Lessons in Waiting for Your Turn

Many years ago, I was told a story, first hand, by a relative of how he had behaved badly on his first visit abroad. He had gone into the Post Office presumably to buy some stamps. There was a long queue of people waiting patiently for the next cubicle to become free and for the Customer Service Assistant to call out ” next please”. However, this relative simply ignored the queue and walked straight up to the next free Customer Service Assistant to demand for postage stamps. Needless to say, the people who had been queuing lashed out at him and called him all kinds of unprintable names. Sadly, in this case he had asked for the insults by his bad and careless behaviour and he got what he asked for.

More recently, whilst I was recounting this story at a training session, a lady graciously got up and offered her own version of a very similar story. She was on a trip to the United States and had gone into a fast food restaurant; she also was totally oblivious of the queue and proceeded ‘innocently’ to the checkout. She also got abuse, some of it racial that suggested she get some manners from her African heritage. We all know that racial insults are unacceptable in whatever context, but unfortunately, a sure way to not get it, is to not ask for it. By this I mean do not behave in a manner that will attract insults from people.

The antidote to not being insulted is to learn acceptable customs and practices for various situations. These would apply whether at home or abroad, as the saying goes ‘what is good for the goose is also good for the gander. Anyone who has taken the pains and discipline to act properly and to observe etiquette and protocol in campus or at the local ‘mama put’ restaurant in Lagos will not be caught unawares if they suddenly find themselves at the dining hall of their university in Atlanta where they are pursuing a Masters programme on scholarship.

‘Charity begins at home’ as they say, meaning it is your conduct at home that you take outside the home. The basic lesson here is to not despise the fact that you are at home in your town or village in Nigeria and behave as if anything goes. Start to behave well wherever you are and you will never suffer indignity anywhere.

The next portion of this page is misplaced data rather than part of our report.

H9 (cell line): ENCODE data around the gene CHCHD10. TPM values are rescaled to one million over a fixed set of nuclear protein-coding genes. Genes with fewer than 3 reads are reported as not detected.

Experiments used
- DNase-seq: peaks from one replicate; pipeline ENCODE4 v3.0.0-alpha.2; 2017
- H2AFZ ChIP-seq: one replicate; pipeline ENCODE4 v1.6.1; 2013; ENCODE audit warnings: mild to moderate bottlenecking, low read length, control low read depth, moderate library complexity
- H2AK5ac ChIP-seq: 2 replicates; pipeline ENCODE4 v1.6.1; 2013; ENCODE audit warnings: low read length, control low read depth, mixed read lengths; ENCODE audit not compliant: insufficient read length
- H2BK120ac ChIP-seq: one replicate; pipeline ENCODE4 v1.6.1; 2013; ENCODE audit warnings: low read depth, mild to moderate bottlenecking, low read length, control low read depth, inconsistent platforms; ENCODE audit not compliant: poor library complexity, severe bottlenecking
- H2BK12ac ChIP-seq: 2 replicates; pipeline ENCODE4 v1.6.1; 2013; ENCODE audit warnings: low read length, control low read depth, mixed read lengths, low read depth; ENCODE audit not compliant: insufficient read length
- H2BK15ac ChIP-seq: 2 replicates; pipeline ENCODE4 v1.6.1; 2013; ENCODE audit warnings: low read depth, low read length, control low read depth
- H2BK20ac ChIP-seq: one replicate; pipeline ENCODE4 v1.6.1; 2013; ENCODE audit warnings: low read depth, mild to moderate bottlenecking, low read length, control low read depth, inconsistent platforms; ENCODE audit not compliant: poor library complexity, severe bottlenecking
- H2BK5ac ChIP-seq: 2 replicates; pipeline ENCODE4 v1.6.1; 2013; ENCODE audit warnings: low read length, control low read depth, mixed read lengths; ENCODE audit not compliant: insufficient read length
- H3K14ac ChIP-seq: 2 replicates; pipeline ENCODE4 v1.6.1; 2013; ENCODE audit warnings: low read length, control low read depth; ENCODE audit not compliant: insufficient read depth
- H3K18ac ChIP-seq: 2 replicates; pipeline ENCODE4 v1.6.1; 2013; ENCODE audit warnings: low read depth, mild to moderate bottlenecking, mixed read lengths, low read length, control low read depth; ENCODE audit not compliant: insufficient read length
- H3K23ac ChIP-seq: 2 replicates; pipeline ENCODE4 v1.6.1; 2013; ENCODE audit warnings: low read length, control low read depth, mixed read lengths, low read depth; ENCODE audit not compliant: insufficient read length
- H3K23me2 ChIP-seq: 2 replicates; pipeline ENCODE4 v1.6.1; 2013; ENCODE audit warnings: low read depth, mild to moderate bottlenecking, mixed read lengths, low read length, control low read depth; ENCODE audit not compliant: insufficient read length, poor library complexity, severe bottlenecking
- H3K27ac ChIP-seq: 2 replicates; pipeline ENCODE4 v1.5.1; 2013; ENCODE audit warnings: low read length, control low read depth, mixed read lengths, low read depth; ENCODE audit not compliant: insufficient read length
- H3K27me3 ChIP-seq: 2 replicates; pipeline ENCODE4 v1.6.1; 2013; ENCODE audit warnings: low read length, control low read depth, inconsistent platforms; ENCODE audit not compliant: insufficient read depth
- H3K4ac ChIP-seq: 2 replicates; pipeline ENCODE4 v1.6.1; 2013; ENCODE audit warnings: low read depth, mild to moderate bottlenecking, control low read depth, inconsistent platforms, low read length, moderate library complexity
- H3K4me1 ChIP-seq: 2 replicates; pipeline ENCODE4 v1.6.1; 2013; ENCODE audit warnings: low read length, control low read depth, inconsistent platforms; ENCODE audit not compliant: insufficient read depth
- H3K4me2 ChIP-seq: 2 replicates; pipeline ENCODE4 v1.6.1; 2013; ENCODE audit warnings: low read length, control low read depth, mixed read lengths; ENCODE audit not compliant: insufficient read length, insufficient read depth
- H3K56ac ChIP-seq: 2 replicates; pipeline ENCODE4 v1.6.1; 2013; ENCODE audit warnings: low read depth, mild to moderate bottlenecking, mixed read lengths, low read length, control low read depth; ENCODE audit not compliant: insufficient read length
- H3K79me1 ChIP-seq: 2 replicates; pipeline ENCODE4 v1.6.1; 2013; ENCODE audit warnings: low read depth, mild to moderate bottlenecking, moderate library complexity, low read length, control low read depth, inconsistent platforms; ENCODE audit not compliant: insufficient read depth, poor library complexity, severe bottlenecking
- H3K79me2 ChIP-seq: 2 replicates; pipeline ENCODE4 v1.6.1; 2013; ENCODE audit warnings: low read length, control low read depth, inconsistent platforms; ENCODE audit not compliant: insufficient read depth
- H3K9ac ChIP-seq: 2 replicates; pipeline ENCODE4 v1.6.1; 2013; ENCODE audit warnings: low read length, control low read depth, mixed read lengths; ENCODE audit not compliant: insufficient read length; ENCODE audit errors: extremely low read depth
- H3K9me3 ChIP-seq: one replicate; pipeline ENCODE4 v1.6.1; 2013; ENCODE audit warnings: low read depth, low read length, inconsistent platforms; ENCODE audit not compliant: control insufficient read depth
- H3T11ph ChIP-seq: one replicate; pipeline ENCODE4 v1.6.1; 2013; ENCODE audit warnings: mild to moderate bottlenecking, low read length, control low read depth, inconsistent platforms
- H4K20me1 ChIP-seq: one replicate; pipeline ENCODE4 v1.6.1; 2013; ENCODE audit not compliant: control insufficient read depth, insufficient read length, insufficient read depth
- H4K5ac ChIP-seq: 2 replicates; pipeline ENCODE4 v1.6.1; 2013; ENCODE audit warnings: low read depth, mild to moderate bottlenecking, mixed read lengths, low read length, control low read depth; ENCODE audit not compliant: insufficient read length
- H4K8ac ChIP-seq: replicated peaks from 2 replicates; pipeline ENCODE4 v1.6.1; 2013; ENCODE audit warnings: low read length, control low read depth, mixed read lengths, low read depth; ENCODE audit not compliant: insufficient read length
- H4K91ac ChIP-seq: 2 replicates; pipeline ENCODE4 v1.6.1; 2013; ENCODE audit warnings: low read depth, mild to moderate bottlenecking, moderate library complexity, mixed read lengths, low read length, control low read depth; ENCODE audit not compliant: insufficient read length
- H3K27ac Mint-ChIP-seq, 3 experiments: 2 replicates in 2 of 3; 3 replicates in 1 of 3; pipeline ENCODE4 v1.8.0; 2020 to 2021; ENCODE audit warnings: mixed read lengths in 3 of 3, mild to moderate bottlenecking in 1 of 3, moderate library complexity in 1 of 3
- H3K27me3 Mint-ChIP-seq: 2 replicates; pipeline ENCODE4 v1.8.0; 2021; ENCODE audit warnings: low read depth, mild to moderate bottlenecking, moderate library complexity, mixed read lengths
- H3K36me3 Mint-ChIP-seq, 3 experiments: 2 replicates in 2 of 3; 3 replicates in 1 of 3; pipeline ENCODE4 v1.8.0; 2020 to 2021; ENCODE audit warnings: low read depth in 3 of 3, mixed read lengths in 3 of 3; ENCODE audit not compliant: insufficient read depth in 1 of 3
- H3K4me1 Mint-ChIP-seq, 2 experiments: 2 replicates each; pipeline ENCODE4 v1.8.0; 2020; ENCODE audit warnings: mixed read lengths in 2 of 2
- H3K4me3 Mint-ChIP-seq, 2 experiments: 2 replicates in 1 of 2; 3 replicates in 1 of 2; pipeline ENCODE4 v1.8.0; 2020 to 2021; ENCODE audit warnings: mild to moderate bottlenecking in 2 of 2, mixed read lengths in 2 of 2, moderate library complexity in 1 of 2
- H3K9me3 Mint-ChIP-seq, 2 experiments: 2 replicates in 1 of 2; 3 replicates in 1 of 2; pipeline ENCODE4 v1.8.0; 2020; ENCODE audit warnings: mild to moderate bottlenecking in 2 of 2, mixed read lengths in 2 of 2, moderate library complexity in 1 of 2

Some people may be give excuses to justify jumping the queue or for other rude behaviour. For example, people are wont to say that because most people behave badly, it is irrelevant if they try to do right as they are a lone voice in the midst of an unruly crowd. For some the saying ‘this is how it is done here’ is enough encouragement to continue with the status quo.

However, regardless of the reasons given, the need and importance of waiting for your turn cannot be overemphasised; it is a basic civility in our world and a noble practice that is also a universally accepted language. It is understood and expected in every decent and reasonable culture and it is thus a necessary skill to embrace.

We have returned to the simple manner of waiting for your turn again because it cannot be taken for granted as there are many people who just do not recognise a queue when they see one. Somehow their brains do not pick up the signal from their eyes that says there is a line and you are expected to join it. So here are some pointers:

1. There are so many places where people are required to wait for their turn just to ensure a speedy and chaos-free service. Basically everywhere people congregate, queues are to be expected and honoured. Be it at the supermarket, bank, restaurant, or even at the hospital. It may be as mundane as a local market or an information desk at the airport. In any place where a queue forms, the reason is so that people can be seen in the order in which they arrived.

2. This ensures fairness in service delivery and also a smooth and efficient system. No one likes to be taken advantage of by people who are more powerful or influential. We all consider it as being unfair at the bank when a rich person is taken to the front of the queue and given attention whilst others wait on cashiers who seem uninterested in their work. In the same vein we owe it to one another as citizens of Nigeria and also as human beings to try to make life easier and the world a better place by following basic etiquette in public places. Your time is not more precious than the man standing next to you.

3. Joining the queue is for everyone to do whether rich, poor in a hurry or not.

4. If you have an urgent matter at hand and cannot wait on the queue, the right thing to do is to ask the person in front of you if you can possibly go ahead of them.

5. Remember to ask politely, using the words ‘please’ and ‘thank you’ as necessary.

6. The habits you form as your daily behaviour will elevate you or demote you one day.

7. If you take the pain to do what is right in the village where no one notices, you will probably do the same one day in the city and you will be celebrated.

8. Willingness to join a queue is an act that speaks of the state of your heart; it speaks of a humble nature ready to comply with decency and given authority.

9. Only confident people are strong enough to submit to authority.

10. Expect to be served in the order in which you have sought a service; never expect to go ahead of people present before you.

We all benefit when we do things right!